The Cost of Vacations and Elections

Washington was ablaze last week with temperatures soaring into triple digits and the intense humidity adding an extra level of misery to one of the hottest cities in the nation. That’s what my friends told me anyway. I was lucky to have escaped for the week, heading up to New Hampshire for the July 4th holiday on the seacoast with family and friends. I don’t think I was alone. It seemed that the campaigns were on hiatus for a bit and not much news emerged from either camp, though vacationing itself was a subject of some considerable media attention.

Mitt Romney was photographed atop a jet ski being driven by his wife, Anne. One commentator suggested the photo may be Romney’s John-Kerry-windsurfing moment, though conceded that the gasoline powered jet ski might make Romney appear somewhat more relatable than the aloof Kerry.

Meanwhile, the President wanted folks to know that he won’t be enjoying his traditional vacation this summer. For the past three years, President Obama took his family to Martha’s Vineyard for a working vacation. Perhaps not wanting photos surfacing of him enjoying himself on the elite Massachusetts island while the economy sputters, the President canceled his trip. He then reminisced with a crowd in Ohio of his humble family vacations as a kid, drawing a contrast to the photos emerging from Romney’s multi-million dollar estate in New Hampshire. From BuzzFeed:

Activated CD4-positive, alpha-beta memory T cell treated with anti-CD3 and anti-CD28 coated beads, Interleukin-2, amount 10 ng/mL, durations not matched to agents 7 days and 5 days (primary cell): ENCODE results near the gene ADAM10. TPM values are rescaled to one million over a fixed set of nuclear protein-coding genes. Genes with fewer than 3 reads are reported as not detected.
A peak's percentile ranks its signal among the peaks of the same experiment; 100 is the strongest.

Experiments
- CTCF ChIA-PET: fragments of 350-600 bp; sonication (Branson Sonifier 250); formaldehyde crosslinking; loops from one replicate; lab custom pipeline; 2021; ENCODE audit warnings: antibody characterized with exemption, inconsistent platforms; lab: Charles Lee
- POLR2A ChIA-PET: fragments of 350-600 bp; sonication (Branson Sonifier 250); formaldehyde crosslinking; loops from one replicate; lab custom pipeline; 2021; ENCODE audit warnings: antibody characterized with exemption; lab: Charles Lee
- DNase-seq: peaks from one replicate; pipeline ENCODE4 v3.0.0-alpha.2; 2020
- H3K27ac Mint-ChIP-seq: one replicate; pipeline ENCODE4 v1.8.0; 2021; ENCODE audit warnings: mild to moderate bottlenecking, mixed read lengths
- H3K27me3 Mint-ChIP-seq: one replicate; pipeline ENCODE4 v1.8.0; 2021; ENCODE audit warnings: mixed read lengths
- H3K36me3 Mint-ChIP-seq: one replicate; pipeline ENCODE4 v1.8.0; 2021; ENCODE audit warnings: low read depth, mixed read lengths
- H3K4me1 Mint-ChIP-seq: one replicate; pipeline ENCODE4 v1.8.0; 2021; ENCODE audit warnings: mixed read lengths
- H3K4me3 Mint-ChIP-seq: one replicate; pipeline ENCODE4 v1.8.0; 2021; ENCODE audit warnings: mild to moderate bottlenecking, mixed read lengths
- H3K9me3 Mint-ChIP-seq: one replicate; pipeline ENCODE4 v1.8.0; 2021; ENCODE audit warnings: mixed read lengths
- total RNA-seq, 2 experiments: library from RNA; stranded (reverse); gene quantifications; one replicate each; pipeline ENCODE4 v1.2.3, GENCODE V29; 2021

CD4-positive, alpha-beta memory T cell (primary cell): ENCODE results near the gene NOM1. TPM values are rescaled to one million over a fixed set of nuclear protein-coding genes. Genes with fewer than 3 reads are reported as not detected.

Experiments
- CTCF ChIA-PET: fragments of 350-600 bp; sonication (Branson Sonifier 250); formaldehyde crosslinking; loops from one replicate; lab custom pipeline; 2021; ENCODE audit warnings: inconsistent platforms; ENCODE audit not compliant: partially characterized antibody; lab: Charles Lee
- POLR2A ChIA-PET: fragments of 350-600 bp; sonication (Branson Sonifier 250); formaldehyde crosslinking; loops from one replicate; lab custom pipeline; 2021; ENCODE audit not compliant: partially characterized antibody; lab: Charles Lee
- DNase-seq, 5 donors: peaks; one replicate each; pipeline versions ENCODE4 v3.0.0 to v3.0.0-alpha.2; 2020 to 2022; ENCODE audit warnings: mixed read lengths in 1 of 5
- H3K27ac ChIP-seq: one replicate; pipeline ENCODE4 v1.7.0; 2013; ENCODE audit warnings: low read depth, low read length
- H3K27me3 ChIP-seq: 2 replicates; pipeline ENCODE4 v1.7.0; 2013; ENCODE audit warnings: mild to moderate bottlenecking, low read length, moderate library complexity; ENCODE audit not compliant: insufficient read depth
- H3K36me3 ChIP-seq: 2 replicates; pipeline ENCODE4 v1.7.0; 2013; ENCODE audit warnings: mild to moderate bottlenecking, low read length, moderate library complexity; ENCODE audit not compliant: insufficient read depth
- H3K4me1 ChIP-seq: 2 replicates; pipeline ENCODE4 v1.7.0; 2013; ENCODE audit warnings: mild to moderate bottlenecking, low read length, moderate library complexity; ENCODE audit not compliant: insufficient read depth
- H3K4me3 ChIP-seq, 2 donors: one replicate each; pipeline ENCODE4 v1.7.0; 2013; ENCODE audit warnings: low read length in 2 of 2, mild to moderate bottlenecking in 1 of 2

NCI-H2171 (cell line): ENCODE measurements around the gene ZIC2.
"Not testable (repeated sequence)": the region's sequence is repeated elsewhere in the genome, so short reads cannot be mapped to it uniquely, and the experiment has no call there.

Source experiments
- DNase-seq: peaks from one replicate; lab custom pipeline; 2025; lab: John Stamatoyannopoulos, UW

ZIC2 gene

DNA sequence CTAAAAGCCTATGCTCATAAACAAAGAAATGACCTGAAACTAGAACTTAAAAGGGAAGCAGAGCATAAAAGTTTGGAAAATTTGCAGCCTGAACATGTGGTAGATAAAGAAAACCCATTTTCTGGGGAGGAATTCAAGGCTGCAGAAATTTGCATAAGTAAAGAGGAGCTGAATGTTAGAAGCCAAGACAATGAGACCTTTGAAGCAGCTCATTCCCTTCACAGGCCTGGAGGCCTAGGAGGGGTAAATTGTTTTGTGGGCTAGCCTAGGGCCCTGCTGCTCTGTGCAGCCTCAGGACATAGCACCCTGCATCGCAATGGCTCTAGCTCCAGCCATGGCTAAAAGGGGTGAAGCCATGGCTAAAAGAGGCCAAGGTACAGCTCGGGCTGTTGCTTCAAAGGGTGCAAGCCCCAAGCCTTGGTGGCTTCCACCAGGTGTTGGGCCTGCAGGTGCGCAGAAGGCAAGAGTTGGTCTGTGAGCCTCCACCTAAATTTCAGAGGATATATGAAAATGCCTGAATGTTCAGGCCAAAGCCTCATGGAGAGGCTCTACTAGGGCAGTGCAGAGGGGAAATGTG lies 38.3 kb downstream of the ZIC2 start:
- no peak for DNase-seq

“Maybe you took a vacation every once in a while. It wasn’t some fancy vacation at some fancy resort,” Obama said, drawing an implicit contrast to Romney’s current family vacation on the picturesque Lake Winnipesaukee in Wolfeboro, New Hampshire.

Obama recounted that the “best vacation I had when I was a kid” was traveling on trains and Greyhounds across the country, staying at Howard Johnson hotels.
“I was eleven, so there was any kind of swimming pool… it was very exciting,” Obama said. “You were very excited to go where the vending machine was and the ice machine and get the ice.”

Romney, perhaps in response, said this:

“You know I’m delighted to be able to take a vacation with my family,” Romney replied, “I think all Americans appreciate the memories they have with their children and their grandchildren. I hope more Americans are able to take vacations. And if I’m president of the United States, I’m going to work very hard to make sure we have good jobs for all Americans who want good jobs and as part of a good job the capacity to take a vacation now and then with their loved ones.”

The real issue here isn’t vacationing, but money: who has it, where they keep it, how they get it, and its role in the campaign.

Money talk

If money is speech, what is our society saying when we spend hundreds of millions, if not close to a billion dollars, electing a leader? Is it because we want security and some basic welfare programs, or is there something else at stake?